Fri, Jul 23, 2004 - Page 8 News List

Editorial: Infighting may destroy blue camp

The announcement of the Chinese Nationalist Party's (KMT) nomination of its first group of candidates for the year-end legislative elections was met with immediate protests from party members.

The localization faction was displeased with the operation of the party's Huang Fuhsing branch whose members consist of military veterans and their families. Chiu Teh-hung (邱德宏), a member of a group of KMT members that calls itself the Blue Eagle Warriors, declared that he will be leaving the party to join the Taiwan Solidarity Union (TSU), which will nominate him for the year-end elections. KMT Legislator Tseng Tsai Mei-tsuo (曾蔡美佐) who lost in the party's primary, also announced her departure from the party and said that she does not rule out an independent election bid. It appears that a move toward yet another KMT breakaway faction is taking shape.

It is not uncommon for the nomination of candidates for any election to be followed by discontent with the nomination process. Nor is it very strange to have party members renouncing their party membership. With the advent of Taiwan's party-based political system, voters were able to support the party of their choice, and in the same way, politicians are free to choose the party that best serves their own political ideals and interests.

Now, however, the KMT's majority in the legislature seems close to collapsing. The loss of even one legislative seat or defection from the party could spell the end of the party's legislative majority, turning it into a true opposition party, in administrative and legislative terms.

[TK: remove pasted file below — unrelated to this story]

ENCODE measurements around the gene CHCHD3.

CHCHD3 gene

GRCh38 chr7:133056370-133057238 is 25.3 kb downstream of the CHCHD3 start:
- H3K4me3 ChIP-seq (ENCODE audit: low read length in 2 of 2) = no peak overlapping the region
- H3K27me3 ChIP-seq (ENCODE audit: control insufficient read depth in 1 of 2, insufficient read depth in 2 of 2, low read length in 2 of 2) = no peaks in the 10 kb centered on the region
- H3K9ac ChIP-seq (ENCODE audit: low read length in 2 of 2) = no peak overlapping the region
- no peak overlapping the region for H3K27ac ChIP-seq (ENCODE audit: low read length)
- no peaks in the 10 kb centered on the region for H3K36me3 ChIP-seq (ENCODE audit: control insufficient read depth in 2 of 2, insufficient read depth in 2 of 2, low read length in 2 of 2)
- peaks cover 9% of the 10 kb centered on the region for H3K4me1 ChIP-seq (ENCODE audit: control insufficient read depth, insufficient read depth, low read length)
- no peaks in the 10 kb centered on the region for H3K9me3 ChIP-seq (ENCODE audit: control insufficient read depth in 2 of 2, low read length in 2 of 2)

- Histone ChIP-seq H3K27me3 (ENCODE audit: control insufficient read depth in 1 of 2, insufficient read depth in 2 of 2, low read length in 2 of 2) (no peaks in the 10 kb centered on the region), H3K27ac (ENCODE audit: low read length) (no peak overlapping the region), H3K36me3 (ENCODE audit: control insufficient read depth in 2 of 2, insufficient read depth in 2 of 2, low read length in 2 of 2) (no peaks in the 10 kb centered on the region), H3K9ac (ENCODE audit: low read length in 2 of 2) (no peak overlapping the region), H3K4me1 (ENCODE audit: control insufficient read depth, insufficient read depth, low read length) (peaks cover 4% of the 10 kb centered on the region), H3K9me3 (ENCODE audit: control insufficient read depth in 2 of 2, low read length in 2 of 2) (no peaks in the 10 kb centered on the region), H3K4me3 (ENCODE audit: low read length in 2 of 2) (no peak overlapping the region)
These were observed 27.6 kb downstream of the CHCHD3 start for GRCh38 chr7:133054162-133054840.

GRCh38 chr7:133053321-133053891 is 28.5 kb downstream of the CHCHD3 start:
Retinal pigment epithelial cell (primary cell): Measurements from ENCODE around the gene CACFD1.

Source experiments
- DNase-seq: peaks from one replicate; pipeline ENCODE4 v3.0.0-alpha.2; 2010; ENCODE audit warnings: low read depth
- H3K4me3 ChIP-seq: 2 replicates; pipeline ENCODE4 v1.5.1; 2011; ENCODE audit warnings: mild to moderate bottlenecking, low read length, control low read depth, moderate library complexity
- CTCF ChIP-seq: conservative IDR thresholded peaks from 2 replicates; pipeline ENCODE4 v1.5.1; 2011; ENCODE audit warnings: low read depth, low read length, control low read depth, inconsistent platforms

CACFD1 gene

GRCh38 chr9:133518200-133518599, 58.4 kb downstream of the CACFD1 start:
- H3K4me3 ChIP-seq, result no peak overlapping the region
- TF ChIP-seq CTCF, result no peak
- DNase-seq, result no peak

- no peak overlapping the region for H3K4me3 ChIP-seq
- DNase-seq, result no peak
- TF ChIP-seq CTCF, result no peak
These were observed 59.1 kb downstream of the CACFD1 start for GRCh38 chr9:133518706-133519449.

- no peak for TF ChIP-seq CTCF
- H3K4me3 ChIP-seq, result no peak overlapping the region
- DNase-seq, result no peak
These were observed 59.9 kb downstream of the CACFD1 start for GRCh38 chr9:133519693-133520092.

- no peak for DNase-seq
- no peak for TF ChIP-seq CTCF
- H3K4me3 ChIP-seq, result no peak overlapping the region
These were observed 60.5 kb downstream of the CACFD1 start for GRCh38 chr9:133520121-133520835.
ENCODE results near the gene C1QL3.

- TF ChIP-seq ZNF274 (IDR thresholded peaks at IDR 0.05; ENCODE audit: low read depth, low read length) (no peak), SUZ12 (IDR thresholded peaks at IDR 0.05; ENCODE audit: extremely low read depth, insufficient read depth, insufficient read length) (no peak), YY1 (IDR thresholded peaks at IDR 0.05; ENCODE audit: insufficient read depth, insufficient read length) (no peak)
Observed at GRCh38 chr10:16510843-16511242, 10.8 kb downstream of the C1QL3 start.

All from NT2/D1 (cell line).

The blue camp's problem does not only lie with the KMT. Although the KMT consolidated its grassroots support in the Kaohsiung City Council by-elections, the People First Party (PFP) failed to get any of its candidates elected. The result was that the pan-blue camp lost control of the council, thus handing both the Kaohsiung City Government and the council to the pan-green camp. The Kaohsiung elections may be a prelude of what is to come in the year-end elections, and this may well lead to the blue camp's disintegration. The dispute over the nomination of candidates has caused talk of a merger between the KMT and the PFP to be reduced to talk merely of cooperation, even as the two parties are now almost openly competing with one another. Indeed, KMT and PFP candidates are competing with members of their own parties for the same votes in the same electoral districts. Prior to the year-end legislative elections, differences between the KMT and the PFP will become more obvious, and the two parties will move further and further away from each other.

Hsu Hsin-liang (許信良), former chairman of the Democratic Progressive Party (DPP), and others have recently established the Taiwan Democracy School. It has joined late in the race, and though it calls itself a school, it might just as well call itself a political party, or possibly even a media club (it boasts a number of well-known TV personalities among its members). While it will probably receive good television ratings, its performance at the ballot box is another matter. The school's members are uniformly opposed to the pan-green camp. They consist of the more centrist side of the pan-blue spectrum, and their supporters are likely to be those with "pale blue" political views. Their candidates are unlikely to steal many pan-green votes. Since this "pale blue" vote will cut yet another slice out of the pan-blue voter pie, it is hardly surprising that they have been accused of "being unable to make, but able to mar" the KMT and PFP.

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